Category Archives: History

Veteran’s Day

My only excuse for not posting an article honoring our Veterans is that my mind was occupied yesterday, on that eleventh day of the eleventh month, with other serious matters.

Those courageous men and women who have served and continue to serve our nation, especially in time of war, should be remembered and honored.  Whether or not we believe a war is right, these folks served and put their life on the line for their nation.

Sanford Watzman, my father, was such a man.  He served in the Pacific during World War II, enlisting in the Army on his 21st birthday, one day after Pearl Harbor was attacked.  In the honor and memory of all Veterans, I’ve posted some links to my father’s story below.


Yes We Can!

As I perused my ballot, two large pages, heavy in text on both sides, I felt the significance and history of the moment. Leaving the polling place on a golden fall morning, the honor and privilege to be able to vote was on my mind.

By 7:30 on a pleasant fall evening, the television was tuned to the election returns, with the expectation of a long evening laying ahead.  As I emailed my son in Pittsburgh, the computers and pollsters projected an Obama victory in his now home state of Pennsylvania.  Then Candidate Obama was one step closer.  A hour later, Ohio went the same way.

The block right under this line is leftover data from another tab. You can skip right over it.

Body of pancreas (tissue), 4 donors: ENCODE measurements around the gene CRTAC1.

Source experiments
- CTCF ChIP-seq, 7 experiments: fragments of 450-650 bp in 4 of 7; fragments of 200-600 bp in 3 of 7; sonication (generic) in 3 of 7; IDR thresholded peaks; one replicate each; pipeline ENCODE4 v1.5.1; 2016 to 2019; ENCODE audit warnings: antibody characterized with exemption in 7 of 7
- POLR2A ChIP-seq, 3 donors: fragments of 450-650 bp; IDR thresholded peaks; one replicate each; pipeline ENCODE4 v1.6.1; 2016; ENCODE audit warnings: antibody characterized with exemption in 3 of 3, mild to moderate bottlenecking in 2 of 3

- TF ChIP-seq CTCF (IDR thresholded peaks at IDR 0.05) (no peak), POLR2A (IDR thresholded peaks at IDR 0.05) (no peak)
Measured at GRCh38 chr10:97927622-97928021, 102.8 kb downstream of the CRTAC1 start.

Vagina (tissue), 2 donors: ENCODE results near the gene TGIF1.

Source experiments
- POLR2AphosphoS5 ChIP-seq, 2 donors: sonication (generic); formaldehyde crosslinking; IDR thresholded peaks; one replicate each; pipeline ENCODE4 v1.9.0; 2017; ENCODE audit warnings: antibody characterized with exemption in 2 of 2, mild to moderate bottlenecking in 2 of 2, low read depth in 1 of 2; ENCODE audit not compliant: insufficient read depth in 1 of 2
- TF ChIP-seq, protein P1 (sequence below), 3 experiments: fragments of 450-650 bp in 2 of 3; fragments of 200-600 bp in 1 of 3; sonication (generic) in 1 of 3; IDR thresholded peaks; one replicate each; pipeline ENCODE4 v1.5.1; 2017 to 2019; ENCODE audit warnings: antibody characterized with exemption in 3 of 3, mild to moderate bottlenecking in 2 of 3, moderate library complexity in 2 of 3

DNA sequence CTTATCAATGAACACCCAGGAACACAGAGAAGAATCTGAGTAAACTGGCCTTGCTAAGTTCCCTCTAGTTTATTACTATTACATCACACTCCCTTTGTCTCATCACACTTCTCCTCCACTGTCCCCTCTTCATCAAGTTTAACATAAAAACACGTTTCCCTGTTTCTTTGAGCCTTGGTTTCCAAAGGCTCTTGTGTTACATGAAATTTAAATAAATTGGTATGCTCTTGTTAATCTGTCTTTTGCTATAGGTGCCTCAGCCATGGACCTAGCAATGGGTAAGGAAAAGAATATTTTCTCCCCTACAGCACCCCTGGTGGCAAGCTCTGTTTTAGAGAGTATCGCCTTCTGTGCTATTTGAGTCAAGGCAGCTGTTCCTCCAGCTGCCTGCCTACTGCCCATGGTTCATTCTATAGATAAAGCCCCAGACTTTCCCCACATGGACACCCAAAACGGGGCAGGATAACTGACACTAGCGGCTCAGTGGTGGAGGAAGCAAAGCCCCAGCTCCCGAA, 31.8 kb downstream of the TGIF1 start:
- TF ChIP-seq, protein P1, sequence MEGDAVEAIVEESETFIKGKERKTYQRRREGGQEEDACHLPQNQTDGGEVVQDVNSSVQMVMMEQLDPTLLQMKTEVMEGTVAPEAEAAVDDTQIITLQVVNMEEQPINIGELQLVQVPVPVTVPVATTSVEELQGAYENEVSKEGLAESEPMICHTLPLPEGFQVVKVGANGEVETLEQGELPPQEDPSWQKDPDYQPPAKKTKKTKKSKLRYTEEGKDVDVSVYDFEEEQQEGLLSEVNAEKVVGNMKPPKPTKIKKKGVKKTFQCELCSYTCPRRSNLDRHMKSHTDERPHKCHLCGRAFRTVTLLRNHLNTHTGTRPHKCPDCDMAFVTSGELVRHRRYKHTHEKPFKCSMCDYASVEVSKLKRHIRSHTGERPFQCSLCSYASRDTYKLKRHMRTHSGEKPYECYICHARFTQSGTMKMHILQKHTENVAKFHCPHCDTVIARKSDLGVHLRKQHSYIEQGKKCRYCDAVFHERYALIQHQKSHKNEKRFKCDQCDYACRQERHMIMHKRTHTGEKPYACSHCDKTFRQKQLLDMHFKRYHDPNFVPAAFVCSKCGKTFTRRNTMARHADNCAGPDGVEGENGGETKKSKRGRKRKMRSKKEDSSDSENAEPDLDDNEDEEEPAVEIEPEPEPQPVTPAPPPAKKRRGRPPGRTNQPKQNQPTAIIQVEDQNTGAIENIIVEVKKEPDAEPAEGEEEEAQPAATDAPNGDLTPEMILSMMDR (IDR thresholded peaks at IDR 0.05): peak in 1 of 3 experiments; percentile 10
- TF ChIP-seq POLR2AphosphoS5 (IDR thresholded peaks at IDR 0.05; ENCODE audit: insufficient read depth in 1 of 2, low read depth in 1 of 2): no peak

By 11pm, Senator McCain was calling President Elect Obama, and graciously speaking to his hard working supporters and a watching nation.  Finally, around midnight, Barack Obama, the 44th President of the United States spoke to the world.

There were few dry eyes in that Grant Park crowd, these eyes are not dry even as I write this, while listening to portions of his speech on the morning news.

“Yes we can!”

Yes. We can move forward undivided. Yes, we can have hope for our future and the future of our children. We can elect a black man to the highest office in these United States.

“Yes we can!”

For What It’s Worth

On this historic evening while they count the votes for Election Day, 2008 in the United States, I’m reminded of this song from 1967 by The Buffalo Springfield.

The lyrics for For What It’s Worth follow:

There’s something happening here
What it is ain’t exactly clear
There’s a man with a gun over there
Telling me I got to beware
I think it’s time we stop, children, what’s that sound
Everybody look what’s going down

There’s battle lines being drawn
Nobody’s right if everybody’s wrong
Young people speaking their minds
Getting so much resistance from behind
I think it’s time we stop, hey, what’s that sound
Everybody look what’s going down

What a field-day for the heat
A thousand people in the street
Singing songs and carrying signs
Mostly say, hooray for our side
It’s time we stop, hey, what’s that sound
Everybody look what’s going down

Paranoia strikes deep
Into your life it will creep
It starts when you’re always afraid